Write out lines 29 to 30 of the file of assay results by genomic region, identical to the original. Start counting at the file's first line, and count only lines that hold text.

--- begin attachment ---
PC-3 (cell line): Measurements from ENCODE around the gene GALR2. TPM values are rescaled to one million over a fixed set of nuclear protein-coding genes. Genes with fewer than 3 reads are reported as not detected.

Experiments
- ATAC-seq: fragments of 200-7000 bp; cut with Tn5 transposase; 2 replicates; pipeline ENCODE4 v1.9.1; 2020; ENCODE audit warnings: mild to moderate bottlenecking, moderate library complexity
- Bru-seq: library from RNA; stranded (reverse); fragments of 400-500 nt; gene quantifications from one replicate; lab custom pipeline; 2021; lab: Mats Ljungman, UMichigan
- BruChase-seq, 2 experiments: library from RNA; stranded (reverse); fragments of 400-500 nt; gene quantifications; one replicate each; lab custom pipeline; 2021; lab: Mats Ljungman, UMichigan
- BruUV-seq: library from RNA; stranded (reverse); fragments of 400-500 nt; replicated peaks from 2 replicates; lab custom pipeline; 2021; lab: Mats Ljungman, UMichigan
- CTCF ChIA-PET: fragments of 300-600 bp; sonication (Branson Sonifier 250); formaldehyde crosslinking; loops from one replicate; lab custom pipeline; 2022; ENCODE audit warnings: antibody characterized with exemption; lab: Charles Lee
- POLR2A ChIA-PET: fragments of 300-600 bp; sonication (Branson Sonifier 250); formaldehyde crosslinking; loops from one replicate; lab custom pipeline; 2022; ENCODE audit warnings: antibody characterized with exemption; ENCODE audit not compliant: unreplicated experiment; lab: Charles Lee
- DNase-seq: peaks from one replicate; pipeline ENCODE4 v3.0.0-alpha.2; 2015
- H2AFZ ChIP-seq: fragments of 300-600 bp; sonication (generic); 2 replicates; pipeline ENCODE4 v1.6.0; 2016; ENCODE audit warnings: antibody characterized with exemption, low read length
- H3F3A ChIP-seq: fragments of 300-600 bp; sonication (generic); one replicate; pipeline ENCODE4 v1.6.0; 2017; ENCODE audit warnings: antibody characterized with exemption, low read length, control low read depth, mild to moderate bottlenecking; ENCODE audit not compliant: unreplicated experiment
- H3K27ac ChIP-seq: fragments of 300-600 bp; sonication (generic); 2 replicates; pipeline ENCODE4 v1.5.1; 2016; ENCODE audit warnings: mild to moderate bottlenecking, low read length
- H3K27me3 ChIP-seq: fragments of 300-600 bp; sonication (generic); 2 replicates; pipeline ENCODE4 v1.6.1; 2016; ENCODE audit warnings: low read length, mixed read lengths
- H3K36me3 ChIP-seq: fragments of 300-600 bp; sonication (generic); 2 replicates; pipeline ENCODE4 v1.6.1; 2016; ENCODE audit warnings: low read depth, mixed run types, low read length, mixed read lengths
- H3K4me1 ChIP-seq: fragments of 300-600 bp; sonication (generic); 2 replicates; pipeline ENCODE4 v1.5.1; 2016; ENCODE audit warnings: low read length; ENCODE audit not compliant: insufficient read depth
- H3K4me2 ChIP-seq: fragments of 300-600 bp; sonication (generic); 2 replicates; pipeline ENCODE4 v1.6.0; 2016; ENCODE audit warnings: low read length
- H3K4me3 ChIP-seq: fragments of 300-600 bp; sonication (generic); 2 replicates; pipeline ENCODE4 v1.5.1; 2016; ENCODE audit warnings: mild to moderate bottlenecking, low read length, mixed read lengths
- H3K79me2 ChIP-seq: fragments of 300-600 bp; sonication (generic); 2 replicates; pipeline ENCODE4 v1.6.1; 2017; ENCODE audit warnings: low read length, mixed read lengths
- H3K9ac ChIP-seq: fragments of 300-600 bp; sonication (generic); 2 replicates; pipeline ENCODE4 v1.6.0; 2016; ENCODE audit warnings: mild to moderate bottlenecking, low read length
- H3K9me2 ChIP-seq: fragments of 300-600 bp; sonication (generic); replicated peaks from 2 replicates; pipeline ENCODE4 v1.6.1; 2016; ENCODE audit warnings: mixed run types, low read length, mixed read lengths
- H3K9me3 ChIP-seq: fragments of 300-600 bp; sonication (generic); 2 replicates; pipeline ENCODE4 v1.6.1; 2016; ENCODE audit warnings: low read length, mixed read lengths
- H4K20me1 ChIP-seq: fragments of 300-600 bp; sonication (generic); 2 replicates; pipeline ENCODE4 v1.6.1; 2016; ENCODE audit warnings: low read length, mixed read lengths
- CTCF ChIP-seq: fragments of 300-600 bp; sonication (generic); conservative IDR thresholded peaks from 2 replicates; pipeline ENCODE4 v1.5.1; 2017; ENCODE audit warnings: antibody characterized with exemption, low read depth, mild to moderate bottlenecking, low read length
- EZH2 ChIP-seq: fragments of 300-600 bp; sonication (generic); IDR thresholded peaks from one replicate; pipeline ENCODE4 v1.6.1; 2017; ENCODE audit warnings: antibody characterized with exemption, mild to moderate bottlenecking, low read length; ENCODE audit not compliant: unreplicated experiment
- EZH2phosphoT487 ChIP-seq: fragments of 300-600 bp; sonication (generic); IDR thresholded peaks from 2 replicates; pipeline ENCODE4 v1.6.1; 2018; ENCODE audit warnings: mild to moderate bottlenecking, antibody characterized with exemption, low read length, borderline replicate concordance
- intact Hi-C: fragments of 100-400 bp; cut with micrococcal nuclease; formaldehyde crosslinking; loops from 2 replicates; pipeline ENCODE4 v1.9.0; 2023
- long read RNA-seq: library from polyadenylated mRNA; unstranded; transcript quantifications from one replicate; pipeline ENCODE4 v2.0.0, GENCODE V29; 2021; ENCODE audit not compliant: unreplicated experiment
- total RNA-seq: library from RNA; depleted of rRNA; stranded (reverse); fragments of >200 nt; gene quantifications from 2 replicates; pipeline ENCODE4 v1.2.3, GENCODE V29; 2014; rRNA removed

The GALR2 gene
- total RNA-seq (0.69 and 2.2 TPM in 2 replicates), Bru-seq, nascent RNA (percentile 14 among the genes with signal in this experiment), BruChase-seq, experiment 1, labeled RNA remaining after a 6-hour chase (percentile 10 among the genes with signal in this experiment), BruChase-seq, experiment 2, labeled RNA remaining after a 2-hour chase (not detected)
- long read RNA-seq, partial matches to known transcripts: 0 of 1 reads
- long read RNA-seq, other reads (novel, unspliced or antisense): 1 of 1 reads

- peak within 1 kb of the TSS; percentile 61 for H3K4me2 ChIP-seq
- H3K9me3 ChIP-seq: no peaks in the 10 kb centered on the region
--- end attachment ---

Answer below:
The GALR2 gene
- total RNA-seq (0.69 and 2.2 TPM in 2 replicates), Bru-seq, nascent RNA (percentile 14 among the genes with signal in this experiment), BruChase-seq, experiment 1, labeled RNA remaining after a 6-hour chase (percentile 10 among the genes with signal in this experiment), BruChase-seq, experiment 2, labeled RNA remaining after a 2-hour chase (not detected)